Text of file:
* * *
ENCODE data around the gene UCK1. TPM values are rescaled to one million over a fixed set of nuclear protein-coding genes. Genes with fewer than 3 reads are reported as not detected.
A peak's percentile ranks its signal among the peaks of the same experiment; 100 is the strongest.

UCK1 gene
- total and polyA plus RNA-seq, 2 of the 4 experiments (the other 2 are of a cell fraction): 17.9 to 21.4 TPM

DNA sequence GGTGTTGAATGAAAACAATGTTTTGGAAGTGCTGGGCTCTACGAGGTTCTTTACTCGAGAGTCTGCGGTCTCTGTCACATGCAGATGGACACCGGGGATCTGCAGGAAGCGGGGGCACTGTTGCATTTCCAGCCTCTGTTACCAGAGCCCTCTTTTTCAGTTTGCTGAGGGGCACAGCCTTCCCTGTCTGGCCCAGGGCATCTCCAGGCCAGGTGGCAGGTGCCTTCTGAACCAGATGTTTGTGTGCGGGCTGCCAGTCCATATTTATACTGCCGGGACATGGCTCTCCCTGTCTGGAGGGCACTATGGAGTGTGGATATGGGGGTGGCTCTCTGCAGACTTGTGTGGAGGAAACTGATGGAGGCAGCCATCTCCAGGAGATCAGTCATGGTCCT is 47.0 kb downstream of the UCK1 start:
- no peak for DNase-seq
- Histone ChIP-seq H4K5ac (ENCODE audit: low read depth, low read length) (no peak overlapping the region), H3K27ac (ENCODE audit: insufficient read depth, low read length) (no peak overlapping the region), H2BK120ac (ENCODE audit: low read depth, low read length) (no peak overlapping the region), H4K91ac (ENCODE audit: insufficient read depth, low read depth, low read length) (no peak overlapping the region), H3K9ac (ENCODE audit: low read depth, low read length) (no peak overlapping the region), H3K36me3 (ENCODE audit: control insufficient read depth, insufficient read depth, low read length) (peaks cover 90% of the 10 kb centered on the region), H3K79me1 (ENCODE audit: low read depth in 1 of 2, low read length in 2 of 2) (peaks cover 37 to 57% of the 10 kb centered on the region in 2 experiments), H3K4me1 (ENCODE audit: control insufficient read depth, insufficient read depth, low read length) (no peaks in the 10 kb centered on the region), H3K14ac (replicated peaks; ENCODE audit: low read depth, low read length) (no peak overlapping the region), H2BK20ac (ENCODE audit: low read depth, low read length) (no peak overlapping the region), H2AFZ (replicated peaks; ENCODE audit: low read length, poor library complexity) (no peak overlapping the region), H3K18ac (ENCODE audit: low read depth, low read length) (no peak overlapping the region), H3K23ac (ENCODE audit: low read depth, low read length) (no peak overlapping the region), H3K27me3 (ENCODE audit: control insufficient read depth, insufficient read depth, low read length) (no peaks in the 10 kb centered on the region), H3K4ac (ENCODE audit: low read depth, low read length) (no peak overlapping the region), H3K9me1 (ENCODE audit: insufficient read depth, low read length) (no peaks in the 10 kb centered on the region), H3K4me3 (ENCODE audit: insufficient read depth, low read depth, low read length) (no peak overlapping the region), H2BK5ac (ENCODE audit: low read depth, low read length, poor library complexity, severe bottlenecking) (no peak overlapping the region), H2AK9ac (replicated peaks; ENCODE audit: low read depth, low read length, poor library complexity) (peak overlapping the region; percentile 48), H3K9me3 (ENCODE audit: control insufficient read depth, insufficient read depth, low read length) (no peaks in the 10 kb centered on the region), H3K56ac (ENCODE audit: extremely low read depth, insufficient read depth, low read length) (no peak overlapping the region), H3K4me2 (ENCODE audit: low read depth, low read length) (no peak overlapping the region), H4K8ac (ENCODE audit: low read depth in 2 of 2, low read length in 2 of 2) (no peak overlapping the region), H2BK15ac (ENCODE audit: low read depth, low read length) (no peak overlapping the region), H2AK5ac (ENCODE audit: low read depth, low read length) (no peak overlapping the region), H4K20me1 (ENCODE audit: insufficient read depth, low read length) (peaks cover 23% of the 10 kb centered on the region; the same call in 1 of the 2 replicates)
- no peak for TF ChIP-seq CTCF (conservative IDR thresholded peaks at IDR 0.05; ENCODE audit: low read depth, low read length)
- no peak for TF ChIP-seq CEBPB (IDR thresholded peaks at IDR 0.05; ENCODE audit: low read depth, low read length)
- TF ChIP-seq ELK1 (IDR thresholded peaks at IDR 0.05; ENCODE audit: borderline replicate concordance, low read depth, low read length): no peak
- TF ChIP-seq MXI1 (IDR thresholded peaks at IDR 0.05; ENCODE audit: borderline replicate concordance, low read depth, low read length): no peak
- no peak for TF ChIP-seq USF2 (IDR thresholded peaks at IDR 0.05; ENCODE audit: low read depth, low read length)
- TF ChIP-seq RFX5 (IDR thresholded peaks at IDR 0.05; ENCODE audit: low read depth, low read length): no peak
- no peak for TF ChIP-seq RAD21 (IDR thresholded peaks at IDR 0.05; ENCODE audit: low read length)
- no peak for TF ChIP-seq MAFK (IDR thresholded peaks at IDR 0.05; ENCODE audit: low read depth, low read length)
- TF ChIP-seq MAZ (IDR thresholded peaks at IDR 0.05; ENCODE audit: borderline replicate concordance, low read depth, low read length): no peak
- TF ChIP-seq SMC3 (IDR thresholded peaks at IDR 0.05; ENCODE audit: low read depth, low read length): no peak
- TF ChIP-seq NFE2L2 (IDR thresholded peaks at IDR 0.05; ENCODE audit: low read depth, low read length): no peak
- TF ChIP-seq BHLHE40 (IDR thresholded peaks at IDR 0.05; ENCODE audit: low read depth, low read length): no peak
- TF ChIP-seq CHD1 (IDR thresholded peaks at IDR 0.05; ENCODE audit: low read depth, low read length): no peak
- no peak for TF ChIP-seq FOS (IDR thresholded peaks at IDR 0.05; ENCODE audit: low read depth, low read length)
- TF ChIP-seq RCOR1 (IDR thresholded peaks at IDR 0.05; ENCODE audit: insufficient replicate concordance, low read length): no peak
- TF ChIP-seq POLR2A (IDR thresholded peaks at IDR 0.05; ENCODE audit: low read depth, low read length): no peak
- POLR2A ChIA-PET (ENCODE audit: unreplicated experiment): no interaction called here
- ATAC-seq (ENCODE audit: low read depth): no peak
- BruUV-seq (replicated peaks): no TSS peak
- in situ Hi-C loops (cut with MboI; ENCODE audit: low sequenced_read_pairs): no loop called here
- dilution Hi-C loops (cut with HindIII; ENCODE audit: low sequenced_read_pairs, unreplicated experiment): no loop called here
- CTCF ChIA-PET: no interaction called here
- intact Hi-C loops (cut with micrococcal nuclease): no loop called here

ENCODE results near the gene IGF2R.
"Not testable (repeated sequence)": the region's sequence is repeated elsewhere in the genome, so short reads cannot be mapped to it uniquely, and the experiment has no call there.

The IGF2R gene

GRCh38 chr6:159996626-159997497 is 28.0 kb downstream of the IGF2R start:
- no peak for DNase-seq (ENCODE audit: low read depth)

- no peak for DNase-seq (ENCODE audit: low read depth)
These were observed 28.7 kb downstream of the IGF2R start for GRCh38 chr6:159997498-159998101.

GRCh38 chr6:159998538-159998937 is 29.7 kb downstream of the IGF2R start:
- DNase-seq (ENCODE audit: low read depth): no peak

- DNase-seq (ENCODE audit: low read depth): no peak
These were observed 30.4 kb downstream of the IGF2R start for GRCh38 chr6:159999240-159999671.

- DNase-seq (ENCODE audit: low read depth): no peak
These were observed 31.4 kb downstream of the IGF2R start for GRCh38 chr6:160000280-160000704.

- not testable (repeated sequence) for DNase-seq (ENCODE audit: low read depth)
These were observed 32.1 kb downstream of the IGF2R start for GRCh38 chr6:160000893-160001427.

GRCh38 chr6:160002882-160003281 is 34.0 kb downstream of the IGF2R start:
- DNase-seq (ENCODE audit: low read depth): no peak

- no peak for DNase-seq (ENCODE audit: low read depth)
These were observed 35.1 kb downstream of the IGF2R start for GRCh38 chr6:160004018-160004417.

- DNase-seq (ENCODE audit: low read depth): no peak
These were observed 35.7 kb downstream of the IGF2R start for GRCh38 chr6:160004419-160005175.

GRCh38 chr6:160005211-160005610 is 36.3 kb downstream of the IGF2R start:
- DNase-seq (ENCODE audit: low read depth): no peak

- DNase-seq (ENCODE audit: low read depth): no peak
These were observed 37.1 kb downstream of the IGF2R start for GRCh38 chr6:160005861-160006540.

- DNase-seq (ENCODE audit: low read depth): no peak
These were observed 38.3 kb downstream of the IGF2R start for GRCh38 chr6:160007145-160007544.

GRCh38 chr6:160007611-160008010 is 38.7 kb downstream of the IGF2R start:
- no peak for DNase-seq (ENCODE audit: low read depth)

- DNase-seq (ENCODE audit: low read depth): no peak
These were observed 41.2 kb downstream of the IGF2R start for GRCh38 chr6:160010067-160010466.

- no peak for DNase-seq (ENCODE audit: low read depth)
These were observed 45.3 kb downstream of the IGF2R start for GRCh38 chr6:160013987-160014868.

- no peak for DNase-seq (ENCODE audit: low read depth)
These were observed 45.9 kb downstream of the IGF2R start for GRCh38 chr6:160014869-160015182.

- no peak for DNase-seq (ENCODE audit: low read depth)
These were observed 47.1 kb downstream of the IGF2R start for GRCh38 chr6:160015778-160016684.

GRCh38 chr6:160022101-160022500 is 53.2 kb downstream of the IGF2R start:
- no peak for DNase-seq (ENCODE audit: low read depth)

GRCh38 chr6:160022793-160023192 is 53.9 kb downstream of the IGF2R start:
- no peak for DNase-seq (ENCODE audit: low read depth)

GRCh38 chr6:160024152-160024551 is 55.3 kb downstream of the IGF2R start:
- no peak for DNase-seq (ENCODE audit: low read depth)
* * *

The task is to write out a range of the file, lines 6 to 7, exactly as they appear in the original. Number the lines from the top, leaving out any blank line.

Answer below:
- no peak for DNase-seq
- Histone ChIP-seq H4K5ac (ENCODE audit: low read depth, low read length) (no peak overlapping the region), H3K27ac (ENCODE audit: insufficient read depth, low read length) (no peak overlapping the region), H2BK120ac (ENCODE audit: low read depth, low read length) (no peak overlapping the region), H4K91ac (ENCODE audit: insufficient read depth, low read depth, low read length) (no peak overlapping the region), H3K9ac (ENCODE audit: low read depth, low read length) (no peak overlapping the region), H3K36me3 (ENCODE audit: control insufficient read depth, insufficient read depth, low read length) (peaks cover 90% of the 10 kb centered on the region), H3K79me1 (ENCODE audit: low read depth in 1 of 2, low read length in 2 of 2) (peaks cover 37 to 57% of the 10 kb centered on the region in 2 experiments), H3K4me1 (ENCODE audit: control insufficient read depth, insufficient read depth, low read length) (no peaks in the 10 kb centered on the region), H3K14ac (replicated peaks; ENCODE audit: low read depth, low read length) (no peak overlapping the region), H2BK20ac (ENCODE audit: low read depth, low read length) (no peak overlapping the region), H2AFZ (replicated peaks; ENCODE audit: low read length, poor library complexity) (no peak overlapping the region), H3K18ac (ENCODE audit: low read depth, low read length) (no peak overlapping the region), H3K23ac (ENCODE audit: low read depth, low read length) (no peak overlapping the region), H3K27me3 (ENCODE audit: control insufficient read depth, insufficient read depth, low read length) (no peaks in the 10 kb centered on the region), H3K4ac (ENCODE audit: low read depth, low read length) (no peak overlapping the region), H3K9me1 (ENCODE audit: insufficient read depth, low read length) (no peaks in the 10 kb centered on the region), H3K4me3 (ENCODE audit: insufficient read depth, low read depth, low read length) (no peak overlapping the region), H2BK5ac (ENCODE audit: low read depth, low read length, poor library complexity, severe bottlenecking) (no peak overlapping the region), H2AK9ac (replicated peaks; ENCODE audit: low read depth, low read length, poor library complexity) (peak overlapping the region; percentile 48), H3K9me3 (ENCODE audit: control insufficient read depth, insufficient read depth, low read length) (no peaks in the 10 kb centered on the region), H3K56ac (ENCODE audit: extremely low read depth, insufficient read depth, low read length) (no peak overlapping the region), H3K4me2 (ENCODE audit: low read depth, low read length) (no peak overlapping the region), H4K8ac (ENCODE audit: low read depth in 2 of 2, low read length in 2 of 2) (no peak overlapping the region), H2BK15ac (ENCODE audit: low read depth, low read length) (no peak overlapping the region), H2AK5ac (ENCODE audit: low read depth, low read length) (no peak overlapping the region), H4K20me1 (ENCODE audit: insufficient read depth, low read length) (peaks cover 23% of the 10 kb centered on the region; the same call in 1 of the 2 replicates)